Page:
Mollusc aquaculture for Palm Island and the Bandjin sea country

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Text of Mollusc aquaculture for Palm Island and the Bandjin sea country

  • Giant Clam Aquaculture, and Ecotourism by Djulin Marine Aboriginal Corporation in North Queensland.Arthur Johnson, Michael Johnson, Brian Johnson, Russell Butler Snr., Russell Butler Jr., Daren Butler, Dr. Richard Braley , Dr. Andrew Lewis, and Dr. John Paterson

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  • Executive SummaryAquacultured giant clams over 20 yr. old will be used as 1st generation broodstock to produce 2nd generation offspring which can be traded internationally. Sale of clams to the aquarium market can begin 2-3 years after starting up, and a percentage of stock will be harvested for meat and shell at different ages. High production rates (29 tonnes of meat / ha / yr) for the largest species, Tridacna gigas are due to the symbiosis with a dinoflagellate algae which rightly gives giant clams the term solar animals. In 5-7 years the value of the clams will be very profitable. The development of farms in the Palm Island group is and integral part of this plan, and in its development there will be training opportunities for the local farmers.Ecotourism on Magnetic Island, the Palm Islands and the Bandjin sea country and islands will be able to run even before a hatchery and nursery are built. Overseas tourists are keen to be involved in ecotourism which involves Indigenous people and themes. We believe that an investor who studies the great potential of this project will not only obtain a large return on their investment but will also see this as a true sunrise industry.

  • Project Overview

    StageLocationFocus of Activity1 (Feasibility)Magnetic Island, Palm Islands (Fantome Island preferred)Eco-tourism at Magnetic Island; At Palm Islands a medium -scale hatchery & nursery (multi-species, MSH)2 (Feasibility)Great Palm Island & Fantome IslandOcean nursery & growout3 (commercialisation)Fantome Island, Juno BayPossible large-scale hatchery & nursery + ocean nursery & growout4 (commercialisation)Fantome, Ingham, TownsvilleProcessing plant55 (commercialisation) Dunk Island to Gould Island (Bandjin country)Further mass culture, ocean nursery and growout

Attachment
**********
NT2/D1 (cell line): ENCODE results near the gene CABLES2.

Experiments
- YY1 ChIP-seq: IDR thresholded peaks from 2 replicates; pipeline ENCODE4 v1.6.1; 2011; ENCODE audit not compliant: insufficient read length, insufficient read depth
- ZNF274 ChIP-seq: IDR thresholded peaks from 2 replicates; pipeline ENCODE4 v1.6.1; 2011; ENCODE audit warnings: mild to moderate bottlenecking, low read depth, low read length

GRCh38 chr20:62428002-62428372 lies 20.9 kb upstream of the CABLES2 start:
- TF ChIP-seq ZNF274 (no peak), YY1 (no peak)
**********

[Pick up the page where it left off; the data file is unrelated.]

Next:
• LocationsBandjin sea country potential farm sites (Stage 5)Orpheus Island Research Station (JCU). Source of F1 giant clam broodstock (Stage 1) Palm Islands: hatchery / nursery & farm sites, Eco-tourism (Stages 1 - 3)White Lady Bay, Magnetic Island, Eco-tourism (Stage 1)

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  • Magnetic Island (Stage 1)Eco-tourism lead by an indigenous guide would be a great asset to Magnetic Island tourism. Currently there is little coastal indigenous tourism in north Queensland so this would help put Magnetic Island on the map. The local Wulgurukaba tribe were known as the canoe people and Magnetic Island has a place in the traditional stories which ties it to the Palm Island group.

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  • Great Palm Island - Stages 1-3 Palm Island provides room for grow-out & mass cultures of clams, oysters and snails. Best potential sites along western side, within view of some of the communityAvailable reef grow-out areas >25 haEco-tourism has great potential here, both on land & in the sea.